Written by Jenifer Chrisman on September 26, 2019.
“I WANT YOU FOR U.S. ARMY NEAREST RECRUITING STATION”
– 1917 Poster used to recruit Soldiers during WWI and WWII
I want you for U.S. Army : nearest recruiting station / James Montgomery Flagg. 1917. Library of Congress.
War poster with the famous phrase "I want you for U. S. Army" shows Uncle Sam pointing his finger at the viewer in order to recruit soldiers for the American Army during World War I. The printed phrase "Nearest recruiting station" has a blank space below to add the address for enlisting.
Known as one of the most popular symbols of the United States, Uncle Sam is generally associated with Samuel Wilson, a businessman from Troy, New York. A supplier for the U.S. Army (barrels of beef) during the War of 1812, Samuel was affectionately called “Uncle Sam.” Although the U.S. stamped on the barrels of beef supplied by Wilson was meant to signify government property, people in the area thought it stood for Uncle Sam. The two concepts eventually merged and Uncle Sam became a United States icon.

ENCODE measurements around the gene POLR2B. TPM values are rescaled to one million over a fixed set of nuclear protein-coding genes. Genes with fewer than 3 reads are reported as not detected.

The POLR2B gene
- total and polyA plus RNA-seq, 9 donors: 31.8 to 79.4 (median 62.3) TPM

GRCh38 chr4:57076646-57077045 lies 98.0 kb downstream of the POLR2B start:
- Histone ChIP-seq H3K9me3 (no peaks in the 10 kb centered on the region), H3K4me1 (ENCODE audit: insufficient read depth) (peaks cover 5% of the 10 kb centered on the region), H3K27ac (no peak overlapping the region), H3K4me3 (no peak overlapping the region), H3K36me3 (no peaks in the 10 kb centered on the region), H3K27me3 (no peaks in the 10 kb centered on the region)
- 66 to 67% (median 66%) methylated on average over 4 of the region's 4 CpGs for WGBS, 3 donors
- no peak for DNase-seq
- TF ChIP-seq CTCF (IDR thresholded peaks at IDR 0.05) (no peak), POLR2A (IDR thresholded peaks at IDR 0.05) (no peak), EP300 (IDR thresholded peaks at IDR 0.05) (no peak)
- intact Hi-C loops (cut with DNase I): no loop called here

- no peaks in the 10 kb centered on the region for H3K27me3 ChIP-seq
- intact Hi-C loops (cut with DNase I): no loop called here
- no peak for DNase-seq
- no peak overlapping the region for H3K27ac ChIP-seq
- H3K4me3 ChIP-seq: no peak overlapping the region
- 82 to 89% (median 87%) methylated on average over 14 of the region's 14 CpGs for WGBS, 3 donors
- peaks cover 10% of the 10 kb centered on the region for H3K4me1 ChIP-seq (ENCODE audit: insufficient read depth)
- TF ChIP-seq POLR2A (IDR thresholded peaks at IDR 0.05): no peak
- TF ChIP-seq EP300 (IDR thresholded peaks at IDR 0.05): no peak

This version of events caused considerable dispute. To end the debate, In a resolution passed by Congress in 1961, Wilson is now acknowledged as Uncle Sam’s namesake.
Generally portrayed in a vest under a swallow-tailed coat, striped trousers and a tall hat with flowing white hair and whiskers, Uncle Sam’s appearance is derived in two parts. Brother Jonathan, a fictional, rural American wit who always triumphed over his adversaries, was, in the early days of the United States until around 1861, interchanged with Uncle Sam, both being drawn as lean, bewhiskered gentlemen. Sam also received a portion of his appearance from Yankee Doodle, whose British-inspired nickname transpired during the American Revolution and was representative of the American colonials.
For more than 100 years, Uncle Sam has appeared in a myriad of advertisements, from recruiting for and encouraging support of U.S. military service, to political cartoons, to features for products such a cereal. Symbolically, in both art and culture, he has, and remains, one of the most well-known, representative figures of the United States.